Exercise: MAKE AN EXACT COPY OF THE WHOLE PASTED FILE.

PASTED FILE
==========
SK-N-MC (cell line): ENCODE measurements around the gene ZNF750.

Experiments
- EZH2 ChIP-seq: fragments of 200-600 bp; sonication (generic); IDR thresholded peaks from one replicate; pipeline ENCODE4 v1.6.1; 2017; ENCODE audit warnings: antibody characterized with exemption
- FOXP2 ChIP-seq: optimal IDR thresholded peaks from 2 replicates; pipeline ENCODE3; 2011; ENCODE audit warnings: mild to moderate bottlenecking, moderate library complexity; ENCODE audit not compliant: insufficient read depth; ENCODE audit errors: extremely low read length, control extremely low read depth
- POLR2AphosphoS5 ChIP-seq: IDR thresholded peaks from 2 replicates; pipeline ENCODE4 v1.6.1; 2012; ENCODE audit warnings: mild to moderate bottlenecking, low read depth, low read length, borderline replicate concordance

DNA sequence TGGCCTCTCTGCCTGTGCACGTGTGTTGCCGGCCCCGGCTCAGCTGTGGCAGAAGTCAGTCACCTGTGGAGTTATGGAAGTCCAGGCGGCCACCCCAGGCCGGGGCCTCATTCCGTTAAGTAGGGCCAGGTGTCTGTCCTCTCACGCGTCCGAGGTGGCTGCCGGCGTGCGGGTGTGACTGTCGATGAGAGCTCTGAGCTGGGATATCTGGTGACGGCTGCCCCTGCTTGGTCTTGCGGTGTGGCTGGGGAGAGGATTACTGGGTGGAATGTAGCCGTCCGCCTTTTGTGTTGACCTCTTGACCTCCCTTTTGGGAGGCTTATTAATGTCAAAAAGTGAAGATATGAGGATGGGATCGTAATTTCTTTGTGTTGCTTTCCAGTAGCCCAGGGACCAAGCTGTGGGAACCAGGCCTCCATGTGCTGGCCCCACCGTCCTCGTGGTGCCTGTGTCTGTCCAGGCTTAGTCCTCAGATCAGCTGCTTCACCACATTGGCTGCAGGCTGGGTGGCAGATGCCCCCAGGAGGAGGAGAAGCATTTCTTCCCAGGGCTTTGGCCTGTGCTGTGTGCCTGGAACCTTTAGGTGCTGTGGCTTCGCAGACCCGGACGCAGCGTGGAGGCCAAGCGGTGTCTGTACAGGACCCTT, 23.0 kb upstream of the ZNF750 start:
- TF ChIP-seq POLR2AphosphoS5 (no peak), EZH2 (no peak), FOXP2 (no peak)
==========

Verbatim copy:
SK-N-MC (cell line): ENCODE measurements around the gene ZNF750.

Experiments
- EZH2 ChIP-seq: fragments of 200-600 bp; sonication (generic); IDR thresholded peaks from one replicate; pipeline ENCODE4 v1.6.1; 2017; ENCODE audit warnings: antibody characterized with exemption
- FOXP2 ChIP-seq: optimal IDR thresholded peaks from 2 replicates; pipeline ENCODE3; 2011; ENCODE audit warnings: mild to moderate bottlenecking, moderate library complexity; ENCODE audit not compliant: insufficient read depth; ENCODE audit errors: extremely low read length, control extremely low read depth
- POLR2AphosphoS5 ChIP-seq: IDR thresholded peaks from 2 replicates; pipeline ENCODE4 v1.6.1; 2012; ENCODE audit warnings: mild to moderate bottlenecking, low read depth, low read length, borderline replicate concordance

DNA sequence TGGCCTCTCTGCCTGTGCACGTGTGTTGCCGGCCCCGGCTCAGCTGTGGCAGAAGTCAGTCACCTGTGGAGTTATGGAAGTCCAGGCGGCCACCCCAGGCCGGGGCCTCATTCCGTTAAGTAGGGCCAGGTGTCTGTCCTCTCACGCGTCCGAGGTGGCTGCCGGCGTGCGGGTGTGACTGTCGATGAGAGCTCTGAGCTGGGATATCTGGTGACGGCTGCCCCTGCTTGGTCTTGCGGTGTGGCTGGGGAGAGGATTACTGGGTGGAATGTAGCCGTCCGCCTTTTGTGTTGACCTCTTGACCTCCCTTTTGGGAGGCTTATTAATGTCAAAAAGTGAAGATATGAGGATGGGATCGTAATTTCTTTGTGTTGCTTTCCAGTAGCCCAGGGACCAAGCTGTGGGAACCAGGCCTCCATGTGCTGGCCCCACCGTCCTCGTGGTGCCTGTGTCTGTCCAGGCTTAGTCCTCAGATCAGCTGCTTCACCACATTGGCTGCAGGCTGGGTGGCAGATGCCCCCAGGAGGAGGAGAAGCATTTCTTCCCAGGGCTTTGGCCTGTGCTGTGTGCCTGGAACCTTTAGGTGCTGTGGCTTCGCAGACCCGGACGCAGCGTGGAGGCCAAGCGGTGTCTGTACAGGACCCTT, 23.0 kb upstream of the ZNF750 start:
- TF ChIP-seq POLR2AphosphoS5 (no peak), EZH2 (no peak), FOXP2 (no peak)